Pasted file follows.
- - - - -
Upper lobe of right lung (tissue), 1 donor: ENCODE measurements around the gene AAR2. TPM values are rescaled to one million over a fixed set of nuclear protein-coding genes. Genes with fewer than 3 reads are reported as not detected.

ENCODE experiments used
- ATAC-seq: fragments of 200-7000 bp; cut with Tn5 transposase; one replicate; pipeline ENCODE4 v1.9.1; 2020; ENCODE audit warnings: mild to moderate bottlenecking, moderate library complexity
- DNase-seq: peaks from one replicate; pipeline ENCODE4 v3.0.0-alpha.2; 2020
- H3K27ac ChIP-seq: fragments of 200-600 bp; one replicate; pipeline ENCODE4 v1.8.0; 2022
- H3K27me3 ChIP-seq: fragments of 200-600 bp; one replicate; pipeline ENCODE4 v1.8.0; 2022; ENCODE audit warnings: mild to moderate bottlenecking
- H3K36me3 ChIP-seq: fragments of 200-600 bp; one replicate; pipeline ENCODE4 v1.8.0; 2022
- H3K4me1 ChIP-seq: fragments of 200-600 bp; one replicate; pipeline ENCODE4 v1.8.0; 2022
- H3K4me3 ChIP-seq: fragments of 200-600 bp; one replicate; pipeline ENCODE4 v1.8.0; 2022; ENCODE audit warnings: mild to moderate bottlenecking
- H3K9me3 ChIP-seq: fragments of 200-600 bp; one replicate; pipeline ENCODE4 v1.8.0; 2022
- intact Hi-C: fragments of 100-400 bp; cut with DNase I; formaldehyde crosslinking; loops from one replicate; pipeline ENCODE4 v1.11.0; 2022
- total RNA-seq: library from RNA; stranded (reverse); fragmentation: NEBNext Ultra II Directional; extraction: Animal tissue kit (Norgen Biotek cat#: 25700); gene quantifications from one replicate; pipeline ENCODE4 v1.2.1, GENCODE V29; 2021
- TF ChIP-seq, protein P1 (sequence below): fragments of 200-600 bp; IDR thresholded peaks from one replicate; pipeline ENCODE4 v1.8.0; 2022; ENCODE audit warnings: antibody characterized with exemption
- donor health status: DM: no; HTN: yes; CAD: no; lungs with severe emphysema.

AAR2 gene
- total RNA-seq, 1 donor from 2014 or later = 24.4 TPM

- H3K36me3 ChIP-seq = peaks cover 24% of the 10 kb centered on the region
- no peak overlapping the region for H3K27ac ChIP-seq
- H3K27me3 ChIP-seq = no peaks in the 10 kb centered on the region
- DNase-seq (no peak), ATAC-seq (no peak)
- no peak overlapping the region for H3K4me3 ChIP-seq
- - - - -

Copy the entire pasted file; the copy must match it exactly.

Upper lobe of right lung (tissue), 1 donor: ENCODE measurements around the gene AAR2. TPM values are rescaled to one million over a fixed set of nuclear protein-coding genes. Genes with fewer than 3 reads are reported as not detected.

ENCODE experiments used
- ATAC-seq: fragments of 200-7000 bp; cut with Tn5 transposase; one replicate; pipeline ENCODE4 v1.9.1; 2020; ENCODE audit warnings: mild to moderate bottlenecking, moderate library complexity
- DNase-seq: peaks from one replicate; pipeline ENCODE4 v3.0.0-alpha.2; 2020
- H3K27ac ChIP-seq: fragments of 200-600 bp; one replicate; pipeline ENCODE4 v1.8.0; 2022
- H3K27me3 ChIP-seq: fragments of 200-600 bp; one replicate; pipeline ENCODE4 v1.8.0; 2022; ENCODE audit warnings: mild to moderate bottlenecking
- H3K36me3 ChIP-seq: fragments of 200-600 bp; one replicate; pipeline ENCODE4 v1.8.0; 2022
- H3K4me1 ChIP-seq: fragments of 200-600 bp; one replicate; pipeline ENCODE4 v1.8.0; 2022
- H3K4me3 ChIP-seq: fragments of 200-600 bp; one replicate; pipeline ENCODE4 v1.8.0; 2022; ENCODE audit warnings: mild to moderate bottlenecking
- H3K9me3 ChIP-seq: fragments of 200-600 bp; one replicate; pipeline ENCODE4 v1.8.0; 2022
- intact Hi-C: fragments of 100-400 bp; cut with DNase I; formaldehyde crosslinking; loops from one replicate; pipeline ENCODE4 v1.11.0; 2022
- total RNA-seq: library from RNA; stranded (reverse); fragmentation: NEBNext Ultra II Directional; extraction: Animal tissue kit (Norgen Biotek cat#: 25700); gene quantifications from one replicate; pipeline ENCODE4 v1.2.1, GENCODE V29; 2021
- TF ChIP-seq, protein P1 (sequence below): fragments of 200-600 bp; IDR thresholded peaks from one replicate; pipeline ENCODE4 v1.8.0; 2022; ENCODE audit warnings: antibody characterized with exemption
- donor health status: DM: no; HTN: yes; CAD: no; lungs with severe emphysema.

AAR2 gene
- total RNA-seq, 1 donor from 2014 or later = 24.4 TPM

- H3K36me3 ChIP-seq = peaks cover 24% of the 10 kb centered on the region
- no peak overlapping the region for H3K27ac ChIP-seq
- H3K27me3 ChIP-seq = no peaks in the 10 kb centered on the region
- DNase-seq (no peak), ATAC-seq (no peak)
- no peak overlapping the region for H3K4me3 ChIP-seq